Cooperation with Evil in the Act of Silence
The Seattle Times [United States]
Downloaded March 2, 2004
American Catholic bishops need to read, mark and inwardly digest the findings in two stunning reports on the sexual-abuse crisis in their church. They can start the healing process by identifying priests and former priests responsible for the abuse.
This step is absolutely necessary for rebuilding the trust and faith destroyed by the predatory acts of 4,392 abusive priests and the church leaders who too often harbored them.
"I can assure you, known offenders are not in the ministry," Bishop Wilton D. Gregory, president of the U.S. Conference of Catholic Bishops, said last week.
So where are they? Some may be deceased, but others — including 700 priests removed from the ministry since January 2002 — may have moved on to jobs and positions that put more children at risk.
Knowingly allowing evil conduct to continue is cooperation with evil, as one report notes.
Church leaders do not deserve and have not earned the benefit of the doubt. They have forfeited any claim to authority over what is best for the injured and betrayed.
Two complementary reports took different paths. The John Jay College of Criminal Justice reproduced a rigorous statistical analysis of the sordid events between 1950 and 2002. It found about 4 percent of the clergy responsible for assaults on 10,667 children — mostly boys between ages 11 and 14, and mostly repeated contacts that lasted two years in 30 percent of the cases. Some of the abuse lasted five to nine years.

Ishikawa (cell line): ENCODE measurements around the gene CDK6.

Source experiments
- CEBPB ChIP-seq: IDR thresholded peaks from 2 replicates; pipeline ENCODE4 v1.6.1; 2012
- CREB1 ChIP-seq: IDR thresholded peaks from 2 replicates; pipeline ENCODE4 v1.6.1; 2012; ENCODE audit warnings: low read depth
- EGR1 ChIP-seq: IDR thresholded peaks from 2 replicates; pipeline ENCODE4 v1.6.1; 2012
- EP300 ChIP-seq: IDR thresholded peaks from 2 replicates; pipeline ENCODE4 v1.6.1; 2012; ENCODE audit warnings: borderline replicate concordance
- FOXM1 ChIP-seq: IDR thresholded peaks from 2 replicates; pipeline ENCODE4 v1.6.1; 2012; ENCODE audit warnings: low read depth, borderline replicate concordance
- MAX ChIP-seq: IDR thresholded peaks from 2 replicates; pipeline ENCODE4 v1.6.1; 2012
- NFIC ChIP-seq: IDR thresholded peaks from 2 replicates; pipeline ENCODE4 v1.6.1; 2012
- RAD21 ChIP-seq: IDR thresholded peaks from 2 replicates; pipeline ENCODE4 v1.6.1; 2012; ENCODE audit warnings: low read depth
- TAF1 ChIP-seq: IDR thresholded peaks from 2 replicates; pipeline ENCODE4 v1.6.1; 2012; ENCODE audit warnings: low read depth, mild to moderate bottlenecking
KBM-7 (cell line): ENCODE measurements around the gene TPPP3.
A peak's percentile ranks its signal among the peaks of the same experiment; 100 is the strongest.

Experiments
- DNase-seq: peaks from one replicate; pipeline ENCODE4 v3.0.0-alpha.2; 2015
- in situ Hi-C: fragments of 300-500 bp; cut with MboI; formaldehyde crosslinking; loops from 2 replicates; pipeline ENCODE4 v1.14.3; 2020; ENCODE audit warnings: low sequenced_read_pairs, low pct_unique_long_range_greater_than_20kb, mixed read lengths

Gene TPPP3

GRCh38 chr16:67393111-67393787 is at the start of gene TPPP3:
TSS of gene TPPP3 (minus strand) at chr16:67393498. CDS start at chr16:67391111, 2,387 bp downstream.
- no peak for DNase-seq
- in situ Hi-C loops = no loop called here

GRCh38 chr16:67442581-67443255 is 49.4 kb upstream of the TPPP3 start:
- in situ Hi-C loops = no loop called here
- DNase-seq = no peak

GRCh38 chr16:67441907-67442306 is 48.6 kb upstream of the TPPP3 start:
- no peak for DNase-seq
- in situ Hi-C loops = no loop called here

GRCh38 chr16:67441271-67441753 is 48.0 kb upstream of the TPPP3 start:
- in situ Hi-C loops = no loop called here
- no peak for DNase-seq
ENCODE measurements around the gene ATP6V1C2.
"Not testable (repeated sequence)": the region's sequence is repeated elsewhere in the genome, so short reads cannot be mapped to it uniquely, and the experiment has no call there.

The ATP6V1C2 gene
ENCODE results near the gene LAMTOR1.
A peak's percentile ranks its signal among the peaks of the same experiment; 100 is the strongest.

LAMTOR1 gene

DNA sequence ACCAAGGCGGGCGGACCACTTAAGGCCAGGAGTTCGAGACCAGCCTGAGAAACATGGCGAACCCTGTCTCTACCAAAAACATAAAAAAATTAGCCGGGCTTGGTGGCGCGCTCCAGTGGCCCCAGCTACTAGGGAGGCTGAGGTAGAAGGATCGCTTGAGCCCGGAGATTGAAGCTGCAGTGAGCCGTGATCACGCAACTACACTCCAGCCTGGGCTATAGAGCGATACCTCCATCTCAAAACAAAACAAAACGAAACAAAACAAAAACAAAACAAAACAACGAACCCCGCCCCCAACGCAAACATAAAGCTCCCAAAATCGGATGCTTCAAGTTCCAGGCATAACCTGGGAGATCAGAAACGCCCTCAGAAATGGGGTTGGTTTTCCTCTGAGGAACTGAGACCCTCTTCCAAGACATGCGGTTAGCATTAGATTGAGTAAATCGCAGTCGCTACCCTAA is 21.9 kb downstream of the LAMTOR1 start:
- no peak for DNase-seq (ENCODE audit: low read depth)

The study puts a qualified and conservative estimate of the financial costs at $542 million in settlements, treatment expense and legal fees.
A second report moved beyond the quantification of sex acts, abused and abuser demographics and predatory techniques to wonder how it all happened.
The leadership of the church utterly failed its vocation and those it was to serve as moral guide.
The National Review Board wants consequences — resignations and removal — for bishops, leaders of religious orders and seminary administrators who behaved negligently and criminally.
Church leadership repeatedly put institutional needs ahead of local parishioners, failed to use canonical authority and sided with priests over victims. The panel — stocked with legal expertise — said bishops in legal proceedings took "an adversarial stance not worthy of the church."
Identify those abusing priests. Silence and misplaced loyalty put more children at risk.
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